Places That Matter: Zuccotti Park Before / After / Now

Before Zuccotti Park there was Liberty Plaza Park. Liberty Plaza took its name from its bordering street, Liberty Street, in Lower Manhattan. Brookfield Properties owns the site, and through an extended public process transferred the development rights to the adjacent block on the north side of Liberty Street. The site became the subject of a City Planning Commission Special Permit, with the city granting approval for the transfer and the design even though the park property remains privately owned. The original design for the park, realized in 1973 by Skidmore, Owings, and Merrill, dealt with the sixteen-foot change in grade from Broadway going west to Church Street by having a stairway drop eight feet from Broadway to the park, which then extended as a flat surface to another stairway dropping another eight feet to Church Street. There was a bosque of trees and seating throughout. An unfortunate effect was seen from Broadway, the park appeared to be a hole, or a depression; while from Church Street, it looked like an imposing mound, or a hill.

The tragic events of September 11, 2001 destroyed Liberty Plaza Park. In the aftermath, the site became a staging area for rescue workers: a first aid center, a rest stop for first responders, and the gathering place for daily assignments to police and firefighter units. Following the cleanup, one year later, Brookfield suggested that work proceed with all possible haste to restore the land to public use. The design was accelerated, zoning approvals secured, the budget set, the contractors selected, and the art program initiated, all within a three-month period. Careful attention was paid to previous uses in the park: 25 chess tables, over 1,000 linear feet of granite benches, a canopy of 57 honey locust trees, and over 500 in-ground lights were arranged to facilitate both casual and formal day and nighttime use. The grading within the park now slopes uniformly at 2.5 percent, so that the maximum grade change from Broadway and to Church Street is only three feet. A curving geometry allows a walk through the park, from Broadway to Church Street, without a single step to navigate. The accelerated time table, the flexible use of space, and the spirited response of all participants were critical to the renovation of the park, which was renamed Zuccotti Park in 2006 in honor of John Zuccotti, formerly chairman of the New York City Planning Commission, first deputy mayor of New York City, and currently chairman of US Commercial Operations, Brookfield Properties. The project, realized by the architectural firm of which I am part, Cooper Robertson, also won the 2008 American Institute of Architecture (AIA) National Honor Award for Regional and Urban Design.

On September 17, 2011, the Occupy Wall Street movement (OWS) took possession of Zuccotti Park. The question naturally arises as to why Zuccotti Park was chosen. Part of the answer is that because it was privately owned, the city could not legally forced visitors to leave. The architectural answer lies beyond the obvious proximity to Wall Street itself, as there were numerous other candidate parks close by. There are several compelling reasons to suggest that the choice was not accidental. A survey of nine protest sites across the country (Boston, New York City, Philadelphia, Baltimore, Washington DC, Chicago, Denver, Oakland, and Los Angeles) reveals an eerie commonality among them, including adjacent uses, size, and physical context.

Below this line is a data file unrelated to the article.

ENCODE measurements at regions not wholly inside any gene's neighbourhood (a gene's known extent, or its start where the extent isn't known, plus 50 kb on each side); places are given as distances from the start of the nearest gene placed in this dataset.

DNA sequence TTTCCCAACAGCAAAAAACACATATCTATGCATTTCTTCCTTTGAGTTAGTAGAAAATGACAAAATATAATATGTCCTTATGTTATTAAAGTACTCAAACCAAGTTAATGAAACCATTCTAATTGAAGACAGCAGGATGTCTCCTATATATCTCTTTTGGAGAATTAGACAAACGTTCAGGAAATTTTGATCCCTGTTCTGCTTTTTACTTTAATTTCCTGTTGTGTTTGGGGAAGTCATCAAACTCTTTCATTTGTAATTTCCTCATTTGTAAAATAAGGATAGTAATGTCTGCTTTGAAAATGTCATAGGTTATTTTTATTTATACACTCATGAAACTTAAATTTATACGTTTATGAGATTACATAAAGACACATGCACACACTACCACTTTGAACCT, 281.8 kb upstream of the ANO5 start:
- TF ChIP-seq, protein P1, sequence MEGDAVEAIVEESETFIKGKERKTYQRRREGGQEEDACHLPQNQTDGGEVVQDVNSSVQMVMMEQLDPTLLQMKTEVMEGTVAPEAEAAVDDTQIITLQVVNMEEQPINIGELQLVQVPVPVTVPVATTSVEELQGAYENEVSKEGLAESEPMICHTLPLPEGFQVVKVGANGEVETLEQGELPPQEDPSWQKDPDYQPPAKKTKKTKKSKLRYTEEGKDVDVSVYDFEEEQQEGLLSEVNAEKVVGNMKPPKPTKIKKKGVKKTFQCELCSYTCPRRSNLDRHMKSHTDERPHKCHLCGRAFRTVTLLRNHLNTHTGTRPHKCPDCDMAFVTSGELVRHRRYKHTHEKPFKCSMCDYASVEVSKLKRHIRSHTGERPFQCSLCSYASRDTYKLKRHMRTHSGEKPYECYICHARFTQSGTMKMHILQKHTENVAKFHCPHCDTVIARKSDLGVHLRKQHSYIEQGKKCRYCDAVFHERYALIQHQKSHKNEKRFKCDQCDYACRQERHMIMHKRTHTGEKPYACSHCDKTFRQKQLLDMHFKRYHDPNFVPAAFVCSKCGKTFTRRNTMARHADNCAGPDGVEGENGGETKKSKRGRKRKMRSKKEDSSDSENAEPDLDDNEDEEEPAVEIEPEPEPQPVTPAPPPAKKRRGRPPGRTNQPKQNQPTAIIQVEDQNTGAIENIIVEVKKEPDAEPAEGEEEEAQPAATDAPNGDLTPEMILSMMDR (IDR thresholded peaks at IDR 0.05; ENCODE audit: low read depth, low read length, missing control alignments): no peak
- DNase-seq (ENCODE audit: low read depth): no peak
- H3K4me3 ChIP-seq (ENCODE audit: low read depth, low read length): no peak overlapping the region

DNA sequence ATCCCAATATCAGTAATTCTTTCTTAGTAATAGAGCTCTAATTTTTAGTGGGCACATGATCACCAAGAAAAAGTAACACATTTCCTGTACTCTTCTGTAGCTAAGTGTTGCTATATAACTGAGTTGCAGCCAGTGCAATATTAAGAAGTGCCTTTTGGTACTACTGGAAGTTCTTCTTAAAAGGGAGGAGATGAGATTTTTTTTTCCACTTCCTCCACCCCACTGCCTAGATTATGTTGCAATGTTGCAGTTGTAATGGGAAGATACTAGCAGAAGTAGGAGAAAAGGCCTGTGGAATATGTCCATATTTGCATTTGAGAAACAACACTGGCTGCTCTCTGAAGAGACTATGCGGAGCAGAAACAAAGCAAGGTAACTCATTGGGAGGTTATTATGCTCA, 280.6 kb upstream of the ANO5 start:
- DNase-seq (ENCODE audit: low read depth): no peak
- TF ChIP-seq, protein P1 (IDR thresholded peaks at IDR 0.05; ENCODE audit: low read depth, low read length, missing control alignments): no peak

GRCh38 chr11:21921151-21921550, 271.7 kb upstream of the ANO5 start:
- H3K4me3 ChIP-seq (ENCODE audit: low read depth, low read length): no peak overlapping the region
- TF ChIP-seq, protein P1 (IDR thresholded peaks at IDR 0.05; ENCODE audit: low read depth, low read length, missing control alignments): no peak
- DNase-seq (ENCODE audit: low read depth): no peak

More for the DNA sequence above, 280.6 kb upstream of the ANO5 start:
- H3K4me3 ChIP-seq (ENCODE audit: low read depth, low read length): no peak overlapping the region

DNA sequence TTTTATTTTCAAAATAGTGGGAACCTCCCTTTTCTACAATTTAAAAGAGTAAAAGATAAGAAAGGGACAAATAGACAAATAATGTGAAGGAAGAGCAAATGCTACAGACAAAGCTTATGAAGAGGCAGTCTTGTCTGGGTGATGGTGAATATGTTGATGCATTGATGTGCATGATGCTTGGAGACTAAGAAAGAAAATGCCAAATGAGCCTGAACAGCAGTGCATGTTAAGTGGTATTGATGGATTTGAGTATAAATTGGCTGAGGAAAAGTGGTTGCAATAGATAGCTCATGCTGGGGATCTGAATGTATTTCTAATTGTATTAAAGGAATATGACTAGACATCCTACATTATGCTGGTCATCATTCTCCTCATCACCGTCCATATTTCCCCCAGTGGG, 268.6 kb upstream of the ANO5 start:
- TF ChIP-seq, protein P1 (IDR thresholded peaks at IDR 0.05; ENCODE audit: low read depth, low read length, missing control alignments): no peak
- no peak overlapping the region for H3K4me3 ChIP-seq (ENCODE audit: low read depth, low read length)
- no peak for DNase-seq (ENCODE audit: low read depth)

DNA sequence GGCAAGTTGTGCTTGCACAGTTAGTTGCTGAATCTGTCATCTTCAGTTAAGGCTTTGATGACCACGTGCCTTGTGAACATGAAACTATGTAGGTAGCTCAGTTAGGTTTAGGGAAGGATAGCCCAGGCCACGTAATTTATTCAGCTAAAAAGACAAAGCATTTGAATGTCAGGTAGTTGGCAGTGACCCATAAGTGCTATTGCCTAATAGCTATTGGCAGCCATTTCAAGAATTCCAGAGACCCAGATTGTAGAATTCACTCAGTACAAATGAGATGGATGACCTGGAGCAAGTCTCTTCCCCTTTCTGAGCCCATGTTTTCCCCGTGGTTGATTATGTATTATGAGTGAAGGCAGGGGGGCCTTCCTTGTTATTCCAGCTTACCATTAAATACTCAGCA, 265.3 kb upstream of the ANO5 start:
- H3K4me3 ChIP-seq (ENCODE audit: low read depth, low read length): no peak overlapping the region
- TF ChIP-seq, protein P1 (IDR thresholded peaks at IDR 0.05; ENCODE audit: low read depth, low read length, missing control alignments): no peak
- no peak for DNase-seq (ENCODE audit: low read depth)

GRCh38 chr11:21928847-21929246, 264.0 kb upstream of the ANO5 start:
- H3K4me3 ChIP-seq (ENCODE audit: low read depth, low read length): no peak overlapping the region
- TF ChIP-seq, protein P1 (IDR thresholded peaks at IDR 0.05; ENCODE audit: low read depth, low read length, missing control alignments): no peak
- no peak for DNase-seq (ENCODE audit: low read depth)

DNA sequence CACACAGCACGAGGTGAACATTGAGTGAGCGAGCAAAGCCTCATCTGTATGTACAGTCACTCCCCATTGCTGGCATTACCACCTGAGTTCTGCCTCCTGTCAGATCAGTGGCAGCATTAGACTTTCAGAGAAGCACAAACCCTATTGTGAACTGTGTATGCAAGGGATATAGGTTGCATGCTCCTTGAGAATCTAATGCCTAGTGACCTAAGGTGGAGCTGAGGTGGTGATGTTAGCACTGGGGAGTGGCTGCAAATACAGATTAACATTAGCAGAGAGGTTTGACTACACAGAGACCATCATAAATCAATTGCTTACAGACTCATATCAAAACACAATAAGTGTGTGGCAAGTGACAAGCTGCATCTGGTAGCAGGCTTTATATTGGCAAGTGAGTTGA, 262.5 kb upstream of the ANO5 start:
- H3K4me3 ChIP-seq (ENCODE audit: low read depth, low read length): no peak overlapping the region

Not surprisingly, all nine protest sites are within a two-block walk from the cities' financial districts, and seven of the nine sites are visible from City Hall.

Equally predictable is the immediate proximity to rail transit stops in all nine cities. They range from eleven stops in Chicago to a single one in Denver, but most with multiple stops. Clearly, mass transit access was a critical factor.

It appears that small size was another key determinant in choosing a site. Zuccotti Park is the smallest of the nine sites, at three-quarters of an acre, while the largest is City Hall Park in Los Angeles at 3.6 acres. This constitutes a strikingly different strategy from the large-scale protest sites in the Middle East and in China, but is in line with the political dictum of "always hold your meeting in a room that is too small."

Another common characteristic is that the sites tend to be surrounded by large, tall buildings. These protective walls provide enclosure; similarly, tree canopies provide further protection from prying eyes and supply a much-needed cooling effect in too-warm weather. The combination of tall surrounding buildings and layers of trees contributes to the idea of each site as a refuge. Moreover, if these sheltering devices are common, so too is the urge for exposure to the media. So views into the space, rather than from it, serve the purpose of presenting even a small gathering of protestors as a vast crowd for maximum media effect.

So therein lies a curious conflict. Zuccotti Park was designed to maximize the personal, intimate, small-scale activities afforded by an urban oasis. Yet, it has been called upon to broadcast a very large-scale, public message to the world. It has served both equally well.

This essay was originally published in Beyond Zuccotti Park: Freedom of Assembly and the Occupation of Public Space (New Village Press, 2012).